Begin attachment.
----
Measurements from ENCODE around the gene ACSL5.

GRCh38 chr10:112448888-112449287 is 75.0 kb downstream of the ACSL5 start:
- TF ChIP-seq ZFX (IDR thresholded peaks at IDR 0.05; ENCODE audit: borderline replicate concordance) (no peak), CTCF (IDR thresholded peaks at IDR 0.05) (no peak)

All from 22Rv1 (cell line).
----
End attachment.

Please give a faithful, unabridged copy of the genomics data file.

Measurements from ENCODE around the gene ACSL5.

GRCh38 chr10:112448888-112449287 is 75.0 kb downstream of the ACSL5 start:
- TF ChIP-seq ZFX (IDR thresholded peaks at IDR 0.05; ENCODE audit: borderline replicate concordance) (no peak), CTCF (IDR thresholded peaks at IDR 0.05) (no peak)

All from 22Rv1 (cell line).